Ex-banking boss Sir Victor Blank loses court battle against luxury pool plans
PUBLISHED: 10:00 25 April 2013
PA Archive/Press Association Images
Banking tycoon Sir Victor Blank has had his High Court bid to stop an underground swimming pool being built near his house thrown out by a judge – and, in a separate case, now faces being sued by a tradesman who carried out work on his home.
Sir Victor, 70, a former chairman of Lloyds Banking Group, had tried to obtain a High Court injunction to stop the Hampstead Garden Suburb Trust approving plans for a basement extension to a six-bedroom mansion near his Suburb home.
But on Monday, Mr Justice Henderson found there were “no grounds” to stop the trust deciding on the application, by Scott and Melissa Franklin, to build a swimming pool, games room and wine cellar under their home.
In a separate case earlier this month, roofer Joe Loveridge, 48, filed a lawsuit against Sir Victor claiming the businessman owed him £4,350 for work done last summer on the roof of his home.
But Sir Victor is determined to fight the county court case, telling the Ham&High: “This bill is not being paid in full because Mr Loveridge did an appalling job. If he completes the job properly, he will be paid in full.”
Mr Loveridge, whose name appears on a list compiled by the trust of contractors recommended by Suburb residents, said: “I received an emergency call to Victor Blank’s home last June. A tree fell over across the road and a branch hit his roof.
“I did a repair, not a restoration. But he wasn’t having any of it. I’ve never ever had any problem with anyone else in the Suburb.”
A surveyor who reviewed the work carried out by Mr Loveridge, said his “overall impression” was that Mr Loveridge was an “experienced and traditional roofer”, adding: “It would appear that he undertakes the majority of his roofing work for the Hampstead Suburb Garden Trust and clearly has a good reputation with them and one he is keen to maintain.”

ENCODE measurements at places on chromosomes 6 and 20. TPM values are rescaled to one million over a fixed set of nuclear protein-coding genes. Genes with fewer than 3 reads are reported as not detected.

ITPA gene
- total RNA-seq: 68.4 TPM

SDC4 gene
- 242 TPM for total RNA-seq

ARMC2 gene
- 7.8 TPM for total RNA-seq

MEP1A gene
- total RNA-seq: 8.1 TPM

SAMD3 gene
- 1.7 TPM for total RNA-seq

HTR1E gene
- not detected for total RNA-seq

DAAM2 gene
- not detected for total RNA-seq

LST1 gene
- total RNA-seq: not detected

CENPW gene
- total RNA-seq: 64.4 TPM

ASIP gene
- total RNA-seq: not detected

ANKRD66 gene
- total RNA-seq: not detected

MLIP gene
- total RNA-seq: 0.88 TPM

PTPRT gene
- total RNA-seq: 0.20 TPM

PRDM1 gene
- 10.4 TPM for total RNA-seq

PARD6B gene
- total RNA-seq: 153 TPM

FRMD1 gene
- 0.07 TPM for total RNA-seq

In December, Sir Victor launched the legal action against the trust in light of objections from a group of about 12 residents – including top judge Lord Justice Leveson and TV presenter Richard Madeley – who live close to the proposed basement extension.
The group fear that removing earth to create the basement could cause significant damage to neighbouring homes.
They are calling for the trust, which rules on every development in the conservation area along with Barnet Council, to explore the potential impact of the plans on underground water levels in the area and how this may affect houses near the luxury home.
Sir Victor had claimed the trust would be breaching his right to “quiet enjoyment” of his home by approving the excavation.
In his judgement, Mr Justice Henderson noted it was part of the trust’s “duty” to consider the impact of basements and require assessments where necessary.
In response, Sir Victor told the Ham&High: “An issue that has been a great concern for most residents in the Suburb – whether the trust has an obligation to investigate the effect of basements on neighbouring properties – has been determined.Maybe the trust will do the right thing by requiring the right investigation.”
He will now consider whether to appeal against the court decision.
Jane Blackburn, the trust’s manager, said: “Trustees will consider the matter when they next meet on May 7.”
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